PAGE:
Navigation and service

Sequence & Scientific Computing

The sequence development team focuses on the design of new magnetic resonance imaging (MRI) techniques tailored to neuroscientific applications. MRI sequences drive the magnetic fields to manipulate the spin system with the aim of generating high contrast images of tissue in short scan times.

However, the images acquired from the sequences still require sophisticated processing, such as phase unwrapping or the removal of motion artefacts, to reveal valuable information stored inside the voxels. Once the information has been accurately interpreted, is then expected to provide a concrete, reliable ground for further clinical studies.

For this purpose, detailed knowledge of MRI physics, as well as excellent computer programming skills are required. One major area of current research is the acquisition of high-quality MRI brain images at ultra-high magnetic field strengths (9.4 Tesla). In addition to the team's principal field of research, the team members also contribute methodological input to several research projects with internal and external partners.


Acceleration of Diffusion MRI in the k-t-Domain with UNFOLD

Acceleration of Diffusion MRI in the k-t-Domain with UNFOLD

MRI is a versatile imaging technique, however, it often requires a long scan time. Reducing the necessary scan time greatly enhances patient comfort as well as clinical feasibility and, hence, is one of the fields of attention at the INM-4. The acceleration method UNFOLD is currently under investigation to assess its utility in diffusion MRI.

 Undersampled quantitative imaging and contrast synthesis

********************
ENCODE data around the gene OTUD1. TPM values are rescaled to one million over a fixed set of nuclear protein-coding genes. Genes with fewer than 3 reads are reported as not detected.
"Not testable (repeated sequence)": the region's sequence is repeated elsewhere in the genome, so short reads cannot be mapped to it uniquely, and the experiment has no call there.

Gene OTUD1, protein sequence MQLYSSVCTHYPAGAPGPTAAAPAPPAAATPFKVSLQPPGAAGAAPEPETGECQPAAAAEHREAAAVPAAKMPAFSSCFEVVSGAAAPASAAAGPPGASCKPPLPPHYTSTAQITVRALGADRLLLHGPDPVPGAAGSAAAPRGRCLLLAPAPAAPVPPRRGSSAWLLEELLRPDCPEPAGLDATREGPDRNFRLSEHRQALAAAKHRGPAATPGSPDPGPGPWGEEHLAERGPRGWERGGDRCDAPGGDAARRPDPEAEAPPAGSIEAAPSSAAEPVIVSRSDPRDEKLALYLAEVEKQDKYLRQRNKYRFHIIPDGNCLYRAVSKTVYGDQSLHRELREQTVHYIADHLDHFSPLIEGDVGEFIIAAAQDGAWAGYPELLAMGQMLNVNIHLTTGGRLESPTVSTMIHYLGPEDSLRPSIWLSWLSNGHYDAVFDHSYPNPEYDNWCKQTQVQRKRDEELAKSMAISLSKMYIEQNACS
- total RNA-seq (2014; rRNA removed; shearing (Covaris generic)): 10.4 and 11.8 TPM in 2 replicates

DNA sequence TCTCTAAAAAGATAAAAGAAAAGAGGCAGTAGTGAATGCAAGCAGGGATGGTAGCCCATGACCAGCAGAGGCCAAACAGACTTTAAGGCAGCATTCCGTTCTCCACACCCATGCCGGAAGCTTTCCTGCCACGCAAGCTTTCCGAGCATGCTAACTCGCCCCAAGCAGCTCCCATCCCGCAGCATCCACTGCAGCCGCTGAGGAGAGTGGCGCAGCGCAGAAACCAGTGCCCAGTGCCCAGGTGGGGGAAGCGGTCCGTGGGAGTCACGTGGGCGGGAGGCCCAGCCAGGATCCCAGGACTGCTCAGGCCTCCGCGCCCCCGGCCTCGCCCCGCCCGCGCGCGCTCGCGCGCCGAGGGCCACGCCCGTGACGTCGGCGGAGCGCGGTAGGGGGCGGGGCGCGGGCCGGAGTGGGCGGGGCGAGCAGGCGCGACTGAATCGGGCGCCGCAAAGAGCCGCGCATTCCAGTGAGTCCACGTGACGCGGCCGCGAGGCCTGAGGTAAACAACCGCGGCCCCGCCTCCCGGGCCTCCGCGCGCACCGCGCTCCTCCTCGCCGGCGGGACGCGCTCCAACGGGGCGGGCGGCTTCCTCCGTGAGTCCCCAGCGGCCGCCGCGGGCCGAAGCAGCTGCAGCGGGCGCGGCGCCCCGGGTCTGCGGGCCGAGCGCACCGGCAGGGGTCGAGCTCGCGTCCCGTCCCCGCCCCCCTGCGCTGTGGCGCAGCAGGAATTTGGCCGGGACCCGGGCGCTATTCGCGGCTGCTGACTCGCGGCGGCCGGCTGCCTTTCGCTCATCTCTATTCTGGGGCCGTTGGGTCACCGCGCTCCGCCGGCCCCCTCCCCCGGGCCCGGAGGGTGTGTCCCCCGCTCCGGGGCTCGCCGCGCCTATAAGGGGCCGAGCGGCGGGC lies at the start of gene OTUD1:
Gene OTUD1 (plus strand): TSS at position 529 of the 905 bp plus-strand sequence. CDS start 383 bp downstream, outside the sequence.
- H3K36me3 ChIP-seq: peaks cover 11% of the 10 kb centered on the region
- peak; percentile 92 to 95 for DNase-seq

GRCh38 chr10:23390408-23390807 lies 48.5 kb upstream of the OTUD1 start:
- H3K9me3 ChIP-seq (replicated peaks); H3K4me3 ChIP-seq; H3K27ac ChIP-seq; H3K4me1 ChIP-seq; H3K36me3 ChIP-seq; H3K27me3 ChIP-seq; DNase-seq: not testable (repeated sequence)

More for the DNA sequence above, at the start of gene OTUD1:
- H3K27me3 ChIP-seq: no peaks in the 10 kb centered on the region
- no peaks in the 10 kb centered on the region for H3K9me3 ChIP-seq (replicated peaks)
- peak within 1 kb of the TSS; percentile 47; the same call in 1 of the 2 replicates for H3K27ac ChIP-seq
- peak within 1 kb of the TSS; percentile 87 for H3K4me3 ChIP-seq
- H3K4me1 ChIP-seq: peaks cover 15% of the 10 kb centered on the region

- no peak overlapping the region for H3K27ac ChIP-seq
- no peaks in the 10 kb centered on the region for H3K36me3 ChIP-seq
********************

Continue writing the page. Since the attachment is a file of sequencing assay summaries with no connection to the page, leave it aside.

Undersampled quantitative imaging and contrast synthesis

Quantitative MRI allows the objective diagnosis of diseases and may help to profoundly understand the healthy brain. To enable widespread use of quantitative imaging in research and clinical environments, MR sequences for combining and improving state-of-the-art speed and resolution in imaging are being developed.

JUQEBOX (Juelicher Quantitative ToolBox)

JUQEBOX (Juelicher Quantitative ToolBox)

JUQEBOX (Juelicher Quantitative ToolBox) employs recent advances in quantitative MRI (qMRI) in order to provide high quality maps of tissue specific parameters (T1,T2*) as well as free water content distribution. Calculated quantitative maps are extremely useful in clinical studies (e.g. cerebral oedema detection).

Unique and Flexible Isotropic Diffusion Encoding

Unique and Flexible Isotropic Diffusion Encoding

Extensively precomputed diffusion-weighting direction schemes are usually used for diffusion imaging with a restricted number of directions. Our analytical approach facilitates a more flexible experimental planning

Elements of the jemris user interfaces.


MRI simulations are needed in many cases and deliver many advantages over real systems. The development of new ideas as well as the optimization of known protocols are supported by MRI simulations.

Sample 2D excitation

Parallel Transmit Pulse Design

Selective excitation of an arbitrary 3D target region requires long high frequency pulses, which can be considerably shortened by means of multiple transmit channels. This project investigates new approaches for the numerically demanding calculation of the pulseshapes, in order to apply 3D selective excitation in routine applications.

Simulation of the High Field BOLD Signal

Simulation of the High Field BOLD Signal

Most functional MR images rely on the blood oxygenation level dependent (BOLD) MR signal. The physiological origin of this signal, which depends on variables such as the cerebral blood volume (CBV), the cerebral blood flow (CBF) and cerebral metabolic rate of oxygen(CMRO2), is still not completely known and are an active field of research and debate. The aim of this project is the simulation of the BOLD MR signal using the general purpose MR simulator JEMRI

Additional Information

Sequence Development

Project Leader

Prof. Dr. N. J. Shah


Boris Eberhardt

Dr. Michael Schwerter

Dr. Seong Dae Yun

Dr. Markus Zimmermann